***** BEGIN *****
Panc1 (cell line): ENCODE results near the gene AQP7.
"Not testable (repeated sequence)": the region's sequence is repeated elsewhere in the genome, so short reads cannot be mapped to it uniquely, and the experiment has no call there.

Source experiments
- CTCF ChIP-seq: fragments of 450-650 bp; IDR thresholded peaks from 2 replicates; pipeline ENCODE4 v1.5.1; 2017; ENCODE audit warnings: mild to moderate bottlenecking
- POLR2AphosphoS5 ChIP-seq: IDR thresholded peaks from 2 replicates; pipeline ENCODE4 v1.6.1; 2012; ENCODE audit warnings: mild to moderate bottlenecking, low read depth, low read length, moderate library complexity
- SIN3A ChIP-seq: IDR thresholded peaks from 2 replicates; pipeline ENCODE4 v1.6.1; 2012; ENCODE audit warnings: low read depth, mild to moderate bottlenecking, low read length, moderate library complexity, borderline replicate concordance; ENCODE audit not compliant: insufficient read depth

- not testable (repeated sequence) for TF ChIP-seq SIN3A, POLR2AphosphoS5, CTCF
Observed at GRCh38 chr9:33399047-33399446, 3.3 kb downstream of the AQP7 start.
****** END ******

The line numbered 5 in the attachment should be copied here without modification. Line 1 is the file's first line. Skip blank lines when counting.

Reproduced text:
- POLR2AphosphoS5 ChIP-seq: IDR thresholded peaks from 2 replicates; pipeline ENCODE4 v1.6.1; 2012; ENCODE audit warnings: mild to moderate bottlenecking, low read depth, low read length, moderate library complexity